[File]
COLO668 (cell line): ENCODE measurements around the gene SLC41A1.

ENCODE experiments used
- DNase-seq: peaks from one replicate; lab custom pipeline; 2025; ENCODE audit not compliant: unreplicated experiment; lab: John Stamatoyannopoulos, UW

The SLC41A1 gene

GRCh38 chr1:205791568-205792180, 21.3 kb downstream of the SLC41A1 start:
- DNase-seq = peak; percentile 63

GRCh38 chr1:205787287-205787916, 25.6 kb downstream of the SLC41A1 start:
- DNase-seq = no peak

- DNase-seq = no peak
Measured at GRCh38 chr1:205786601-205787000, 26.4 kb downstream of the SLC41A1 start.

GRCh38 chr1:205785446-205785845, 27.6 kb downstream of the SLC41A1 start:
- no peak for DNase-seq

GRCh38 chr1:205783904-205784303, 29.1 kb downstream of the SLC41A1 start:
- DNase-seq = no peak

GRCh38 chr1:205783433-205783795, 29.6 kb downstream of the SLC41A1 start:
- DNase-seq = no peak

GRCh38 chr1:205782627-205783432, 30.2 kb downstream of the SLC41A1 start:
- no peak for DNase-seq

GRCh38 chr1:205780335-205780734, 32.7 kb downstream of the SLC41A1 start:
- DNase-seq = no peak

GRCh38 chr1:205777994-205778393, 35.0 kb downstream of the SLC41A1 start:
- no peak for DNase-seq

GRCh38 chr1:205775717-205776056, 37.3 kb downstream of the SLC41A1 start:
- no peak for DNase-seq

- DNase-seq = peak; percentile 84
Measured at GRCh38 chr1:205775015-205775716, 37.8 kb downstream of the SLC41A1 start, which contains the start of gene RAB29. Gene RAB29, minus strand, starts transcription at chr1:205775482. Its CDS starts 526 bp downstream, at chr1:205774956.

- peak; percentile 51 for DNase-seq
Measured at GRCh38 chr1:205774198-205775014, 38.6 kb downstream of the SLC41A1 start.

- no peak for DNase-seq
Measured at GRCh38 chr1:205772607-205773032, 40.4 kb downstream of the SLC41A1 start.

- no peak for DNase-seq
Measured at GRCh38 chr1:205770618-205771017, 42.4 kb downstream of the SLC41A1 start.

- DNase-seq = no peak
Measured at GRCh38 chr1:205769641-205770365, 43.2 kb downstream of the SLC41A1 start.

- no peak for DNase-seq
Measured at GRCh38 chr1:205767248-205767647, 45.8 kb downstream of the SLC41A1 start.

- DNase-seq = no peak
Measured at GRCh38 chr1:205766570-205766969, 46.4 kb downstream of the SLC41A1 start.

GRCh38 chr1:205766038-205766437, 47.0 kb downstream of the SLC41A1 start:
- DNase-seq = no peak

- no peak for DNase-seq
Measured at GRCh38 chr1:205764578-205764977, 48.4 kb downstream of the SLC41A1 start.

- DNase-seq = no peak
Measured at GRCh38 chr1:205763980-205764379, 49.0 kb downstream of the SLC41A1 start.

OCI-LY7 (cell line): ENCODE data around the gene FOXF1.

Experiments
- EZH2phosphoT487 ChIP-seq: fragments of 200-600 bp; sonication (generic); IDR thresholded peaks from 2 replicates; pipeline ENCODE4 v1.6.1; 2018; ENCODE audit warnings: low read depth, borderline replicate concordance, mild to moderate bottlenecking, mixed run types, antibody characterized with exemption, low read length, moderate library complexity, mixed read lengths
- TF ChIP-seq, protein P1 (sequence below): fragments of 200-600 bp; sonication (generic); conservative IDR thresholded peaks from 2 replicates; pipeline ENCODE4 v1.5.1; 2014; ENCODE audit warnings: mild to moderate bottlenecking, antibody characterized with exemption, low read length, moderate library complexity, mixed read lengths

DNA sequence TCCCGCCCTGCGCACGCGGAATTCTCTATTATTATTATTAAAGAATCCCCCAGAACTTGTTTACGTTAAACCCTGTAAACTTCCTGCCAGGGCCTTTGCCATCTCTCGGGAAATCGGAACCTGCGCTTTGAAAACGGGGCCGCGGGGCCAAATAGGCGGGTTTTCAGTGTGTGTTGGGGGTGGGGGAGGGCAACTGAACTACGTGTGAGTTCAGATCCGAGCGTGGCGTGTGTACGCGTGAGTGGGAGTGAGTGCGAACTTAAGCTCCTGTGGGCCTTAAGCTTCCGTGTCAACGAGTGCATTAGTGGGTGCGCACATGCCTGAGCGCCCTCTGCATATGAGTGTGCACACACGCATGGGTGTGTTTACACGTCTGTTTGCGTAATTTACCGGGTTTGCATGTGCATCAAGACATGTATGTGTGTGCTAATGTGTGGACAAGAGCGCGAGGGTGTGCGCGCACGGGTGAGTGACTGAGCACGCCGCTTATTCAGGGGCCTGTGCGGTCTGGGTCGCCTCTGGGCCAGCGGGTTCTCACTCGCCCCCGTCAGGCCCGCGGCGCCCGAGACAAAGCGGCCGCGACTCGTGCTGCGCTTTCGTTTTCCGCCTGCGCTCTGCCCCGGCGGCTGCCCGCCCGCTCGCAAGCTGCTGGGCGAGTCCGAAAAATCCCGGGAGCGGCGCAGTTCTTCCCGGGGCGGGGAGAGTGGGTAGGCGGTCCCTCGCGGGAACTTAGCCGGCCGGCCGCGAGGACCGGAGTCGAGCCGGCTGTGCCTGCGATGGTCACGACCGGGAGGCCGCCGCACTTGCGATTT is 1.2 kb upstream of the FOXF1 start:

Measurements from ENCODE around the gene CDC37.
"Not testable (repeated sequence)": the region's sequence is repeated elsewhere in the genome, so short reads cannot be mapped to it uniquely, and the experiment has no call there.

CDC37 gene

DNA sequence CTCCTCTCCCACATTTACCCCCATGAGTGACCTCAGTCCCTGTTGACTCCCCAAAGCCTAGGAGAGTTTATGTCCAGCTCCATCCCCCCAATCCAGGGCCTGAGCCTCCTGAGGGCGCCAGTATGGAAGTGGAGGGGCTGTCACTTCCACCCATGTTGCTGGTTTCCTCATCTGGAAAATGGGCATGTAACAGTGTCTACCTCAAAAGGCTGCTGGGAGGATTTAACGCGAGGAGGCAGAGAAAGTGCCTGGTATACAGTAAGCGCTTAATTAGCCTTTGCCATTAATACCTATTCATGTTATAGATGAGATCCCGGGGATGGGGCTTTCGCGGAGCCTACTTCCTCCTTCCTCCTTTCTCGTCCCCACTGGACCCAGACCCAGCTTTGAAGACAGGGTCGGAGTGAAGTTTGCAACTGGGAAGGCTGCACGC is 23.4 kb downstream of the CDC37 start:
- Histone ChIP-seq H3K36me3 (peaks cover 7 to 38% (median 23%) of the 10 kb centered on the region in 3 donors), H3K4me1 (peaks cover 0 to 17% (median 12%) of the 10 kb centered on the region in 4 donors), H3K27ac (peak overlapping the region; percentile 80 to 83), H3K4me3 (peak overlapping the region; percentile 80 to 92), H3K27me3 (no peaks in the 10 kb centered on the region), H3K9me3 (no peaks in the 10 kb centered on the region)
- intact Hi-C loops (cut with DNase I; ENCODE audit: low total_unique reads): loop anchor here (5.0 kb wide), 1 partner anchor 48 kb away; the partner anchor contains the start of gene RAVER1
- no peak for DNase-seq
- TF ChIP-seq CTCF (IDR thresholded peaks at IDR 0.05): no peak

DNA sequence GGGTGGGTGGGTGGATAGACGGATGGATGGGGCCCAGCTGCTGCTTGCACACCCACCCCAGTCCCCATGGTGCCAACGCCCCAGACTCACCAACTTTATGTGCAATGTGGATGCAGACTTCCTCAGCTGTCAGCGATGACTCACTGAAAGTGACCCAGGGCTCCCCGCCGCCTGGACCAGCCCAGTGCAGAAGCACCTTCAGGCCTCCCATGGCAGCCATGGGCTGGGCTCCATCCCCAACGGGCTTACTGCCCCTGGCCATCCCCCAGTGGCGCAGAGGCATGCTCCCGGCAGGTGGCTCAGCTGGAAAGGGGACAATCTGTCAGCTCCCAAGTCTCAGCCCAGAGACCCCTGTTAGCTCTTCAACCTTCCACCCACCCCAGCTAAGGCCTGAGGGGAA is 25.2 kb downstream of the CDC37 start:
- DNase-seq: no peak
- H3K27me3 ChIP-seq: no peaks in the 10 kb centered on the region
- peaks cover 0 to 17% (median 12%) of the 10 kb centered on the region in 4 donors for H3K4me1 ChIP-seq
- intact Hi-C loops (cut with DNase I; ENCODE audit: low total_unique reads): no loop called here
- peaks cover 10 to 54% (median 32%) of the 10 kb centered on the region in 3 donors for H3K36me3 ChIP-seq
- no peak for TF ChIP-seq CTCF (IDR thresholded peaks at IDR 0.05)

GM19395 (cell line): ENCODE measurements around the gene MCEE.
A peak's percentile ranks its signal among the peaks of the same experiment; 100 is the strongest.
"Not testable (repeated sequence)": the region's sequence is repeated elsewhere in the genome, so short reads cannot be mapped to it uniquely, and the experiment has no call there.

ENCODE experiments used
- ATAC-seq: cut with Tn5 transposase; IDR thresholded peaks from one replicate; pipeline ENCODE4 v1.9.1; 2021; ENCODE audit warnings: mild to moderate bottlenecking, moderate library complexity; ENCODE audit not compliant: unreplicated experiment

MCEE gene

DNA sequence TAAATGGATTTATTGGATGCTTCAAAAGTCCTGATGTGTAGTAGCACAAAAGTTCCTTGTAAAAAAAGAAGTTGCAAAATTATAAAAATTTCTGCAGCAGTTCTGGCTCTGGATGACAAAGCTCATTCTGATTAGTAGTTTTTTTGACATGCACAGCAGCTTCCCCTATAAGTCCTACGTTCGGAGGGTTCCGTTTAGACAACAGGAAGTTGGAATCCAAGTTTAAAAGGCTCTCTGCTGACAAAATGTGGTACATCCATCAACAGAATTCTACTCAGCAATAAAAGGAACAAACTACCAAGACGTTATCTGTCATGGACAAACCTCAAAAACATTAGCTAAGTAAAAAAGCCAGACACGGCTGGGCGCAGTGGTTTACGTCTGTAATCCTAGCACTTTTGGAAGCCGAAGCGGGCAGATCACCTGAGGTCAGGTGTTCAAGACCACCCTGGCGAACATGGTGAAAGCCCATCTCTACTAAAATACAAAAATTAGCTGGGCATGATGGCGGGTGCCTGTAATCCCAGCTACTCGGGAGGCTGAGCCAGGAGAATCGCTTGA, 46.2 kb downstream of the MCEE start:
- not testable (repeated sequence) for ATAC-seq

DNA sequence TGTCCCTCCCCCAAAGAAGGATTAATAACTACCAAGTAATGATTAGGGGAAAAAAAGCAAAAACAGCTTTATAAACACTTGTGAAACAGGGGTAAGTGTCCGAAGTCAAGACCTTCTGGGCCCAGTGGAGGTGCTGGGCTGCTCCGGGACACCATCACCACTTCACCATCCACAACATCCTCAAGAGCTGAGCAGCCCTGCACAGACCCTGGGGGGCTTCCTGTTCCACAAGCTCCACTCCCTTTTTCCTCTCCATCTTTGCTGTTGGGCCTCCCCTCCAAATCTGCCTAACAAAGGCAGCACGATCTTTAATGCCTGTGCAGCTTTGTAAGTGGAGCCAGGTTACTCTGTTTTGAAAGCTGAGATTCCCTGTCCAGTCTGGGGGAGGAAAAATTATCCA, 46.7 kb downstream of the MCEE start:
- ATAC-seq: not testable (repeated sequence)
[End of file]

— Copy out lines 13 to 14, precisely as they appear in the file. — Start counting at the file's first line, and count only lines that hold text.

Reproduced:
GRCh38 chr1:205783904-205784303, 29.1 kb downstream of the SLC41A1 start:
- DNase-seq = no peak